HILL, Sir Rowland (1772-1842), of Hawkstone and Hardwicke Grange, Salop.

Published in The History of Parliament: the House of Commons 1790-1820, ed. R. Thorne, 1986
Available from Boydell and Brewer



1812 - 17 May 1814

Family and Education

b. 11 Aug. 1772, 2nd s. of John Hill*. educ. Ightfield, Salop 1780-1; Chester (Rev R. Vanburgh and Rev Winfield’s sch.) 1781-9; Strasbourg mil. acad. 1790-2. unm. KB 22 Feb. 1812; cr. Baron Hill of Almaraz and Hawkstone 17 May 1814; Baron Hill of Almaraz and Hardwicke (with spec. rem.) 16 Jan. 1816; GCB 2 Jan. 1815; GCH 1816; Visct. Hill of Hawkstone and Hardwicke 22 Sept. 1842.

Offices Held

C.-in-c. army Feb. 1828-Aug. 1842; PC 13 Feb. 1828.

Ensign 38 Ft. 1790; lt. Capt. Broughton’s ind. co. ft. 1791, 53 Ft. 1791; capt. 38 Ft. 1793; a.d.c. to Gens. Mulgrave, O’Hara and Dundas, Toulon 1793; capt. 86 Ft. 1793; maj. 90 Ft. 1794, lt.-col. 1794, col. 1800, brig.-gen. 1803, maj.-gen. 1805; col. 3 garrison batt. 1809; col. 94 Ft. 1809-15, lt.-gen. 1812; col. 72 Ft. 1815-17, 53 Ft. 1817-30; gen. 1825; col. R. Horse Gds. 1830-d.

Gov. Blackness 1812-14, Hull 1814-30, Plymouth 1830-d.


Hill preferred the military to the legal profession and secured rapid promotion. He saw service in the Mediterranean, serving on two diplomatic missions, and distinguished himself in Egypt, where he was wounded in 1801. He subsequently served for several years in Ireland. In 1808 he commanded a brigade in Portugal and in the following year joined Wellesley, under whom he served as a commander till the end of the Peninsular War, apart from one period of sick leave, December 1810-May 1811. He was thanked by Parliament for his services at Vimeiro (25 Jan. 1809) and Talavera (1 Feb. 1810). Wellesley recommended him for a knighthood, which he received in January 1812, shortly before displaying great ability in the storming of Almaraz. He was proceeding to winter quarters at Coria when he received the news, in November 1812, of his return for Shrewsbury on the family interest.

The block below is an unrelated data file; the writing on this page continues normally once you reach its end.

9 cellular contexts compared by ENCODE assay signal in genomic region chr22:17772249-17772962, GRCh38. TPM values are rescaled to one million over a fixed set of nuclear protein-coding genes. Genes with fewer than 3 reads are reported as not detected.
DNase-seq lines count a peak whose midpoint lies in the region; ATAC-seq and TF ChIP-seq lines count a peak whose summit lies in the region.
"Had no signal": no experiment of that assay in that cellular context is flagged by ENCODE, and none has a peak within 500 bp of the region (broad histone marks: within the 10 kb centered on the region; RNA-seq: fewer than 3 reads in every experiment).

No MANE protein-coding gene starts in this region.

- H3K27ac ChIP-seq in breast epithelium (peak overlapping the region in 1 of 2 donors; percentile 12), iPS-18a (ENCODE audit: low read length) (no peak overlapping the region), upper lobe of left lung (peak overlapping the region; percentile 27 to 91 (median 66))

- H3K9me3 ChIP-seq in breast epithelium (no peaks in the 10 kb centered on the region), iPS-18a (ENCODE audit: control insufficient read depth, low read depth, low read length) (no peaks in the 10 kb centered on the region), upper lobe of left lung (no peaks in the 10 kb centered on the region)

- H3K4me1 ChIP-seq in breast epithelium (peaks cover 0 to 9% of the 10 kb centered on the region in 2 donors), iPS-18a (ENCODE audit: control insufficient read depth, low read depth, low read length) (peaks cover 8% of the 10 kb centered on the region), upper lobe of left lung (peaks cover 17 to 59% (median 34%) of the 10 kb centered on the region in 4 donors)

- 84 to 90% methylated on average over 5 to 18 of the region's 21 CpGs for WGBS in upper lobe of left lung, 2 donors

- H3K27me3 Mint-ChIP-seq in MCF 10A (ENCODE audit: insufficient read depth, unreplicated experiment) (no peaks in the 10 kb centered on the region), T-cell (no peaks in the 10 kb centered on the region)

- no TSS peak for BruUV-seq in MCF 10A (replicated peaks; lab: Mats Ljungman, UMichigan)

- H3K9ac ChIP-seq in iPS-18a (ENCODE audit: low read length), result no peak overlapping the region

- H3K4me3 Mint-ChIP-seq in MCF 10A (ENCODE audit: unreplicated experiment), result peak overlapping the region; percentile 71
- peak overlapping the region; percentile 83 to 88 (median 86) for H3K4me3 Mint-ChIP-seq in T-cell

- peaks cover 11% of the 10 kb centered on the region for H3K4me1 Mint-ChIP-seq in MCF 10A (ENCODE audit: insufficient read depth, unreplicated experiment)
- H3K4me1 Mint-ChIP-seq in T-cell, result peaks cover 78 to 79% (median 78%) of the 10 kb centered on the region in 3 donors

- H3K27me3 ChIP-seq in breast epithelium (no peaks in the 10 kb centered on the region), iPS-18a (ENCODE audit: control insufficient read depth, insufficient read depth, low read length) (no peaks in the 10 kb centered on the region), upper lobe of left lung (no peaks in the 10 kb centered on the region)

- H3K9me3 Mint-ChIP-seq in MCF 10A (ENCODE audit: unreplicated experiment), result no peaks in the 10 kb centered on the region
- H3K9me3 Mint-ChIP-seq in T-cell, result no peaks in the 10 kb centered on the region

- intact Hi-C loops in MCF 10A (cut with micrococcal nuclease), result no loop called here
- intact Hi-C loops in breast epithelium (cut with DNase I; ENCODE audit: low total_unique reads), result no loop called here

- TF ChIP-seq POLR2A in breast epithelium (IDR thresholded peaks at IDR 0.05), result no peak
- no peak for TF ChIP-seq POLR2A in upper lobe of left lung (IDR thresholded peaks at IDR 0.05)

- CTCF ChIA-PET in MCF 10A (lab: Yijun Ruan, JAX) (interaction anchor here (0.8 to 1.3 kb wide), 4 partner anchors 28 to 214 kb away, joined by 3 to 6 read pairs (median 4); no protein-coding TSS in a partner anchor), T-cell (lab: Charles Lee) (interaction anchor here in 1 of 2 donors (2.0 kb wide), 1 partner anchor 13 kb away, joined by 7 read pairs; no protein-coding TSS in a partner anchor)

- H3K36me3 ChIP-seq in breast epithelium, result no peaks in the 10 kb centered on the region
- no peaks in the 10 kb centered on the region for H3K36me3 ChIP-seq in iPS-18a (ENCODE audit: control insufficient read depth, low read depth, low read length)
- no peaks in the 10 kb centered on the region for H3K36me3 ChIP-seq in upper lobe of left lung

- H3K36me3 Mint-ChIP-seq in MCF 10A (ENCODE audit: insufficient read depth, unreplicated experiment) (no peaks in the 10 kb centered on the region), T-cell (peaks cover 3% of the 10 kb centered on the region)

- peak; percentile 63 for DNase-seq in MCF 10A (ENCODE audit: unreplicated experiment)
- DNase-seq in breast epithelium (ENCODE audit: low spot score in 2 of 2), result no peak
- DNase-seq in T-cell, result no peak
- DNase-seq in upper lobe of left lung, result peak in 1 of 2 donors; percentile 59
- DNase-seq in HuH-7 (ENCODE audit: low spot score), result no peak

He held the seat until his elevation to the peerage without ever being able to attend, though he franked a letter on his arrival at Dover in 1814 before his elevation:1 he was expected to be, and listed, a government supporter. With the peerage he received a pension of £2,000, the thanks of Parliament and the freedom of London. He was fêted as a hero at home and honoured by his native county by means of a memorial column 133 feet high at Shrewsbury. Wellington proposed the governorship of Gibraltar for him and he was recommended as leader of an expedition to America, which did not come off. Wellington doubted whether he would have accepted it, as Hill preferred carrying out orders to being responsible for them. He declined the command in Scotland at this time. In 1815 he was wounded in command of a corps at Waterloo and was subsequently second in command of the army of occupation in France. On his return in 1818 he retired to country life at Hardwicke, declining the lieutenancy of the ordnance in 1823 and the master generalship, offered him by Wellington, in 1827; in the following year he became head of his profession. A Tory of the old school, he was greatly admired by the Prince Regent, whose banner he bore at the coronation in 1821, and at the request of William IV abstained from voting on the reform bill. He died 10 Dec. 1842.

Ref Volumes: 1790-1820

Author: R. G. Thorne


  • 1. Salop RO, Bygott (Hawkstone) mss 731/262, Hill to his sister, 9 Jan. 1840.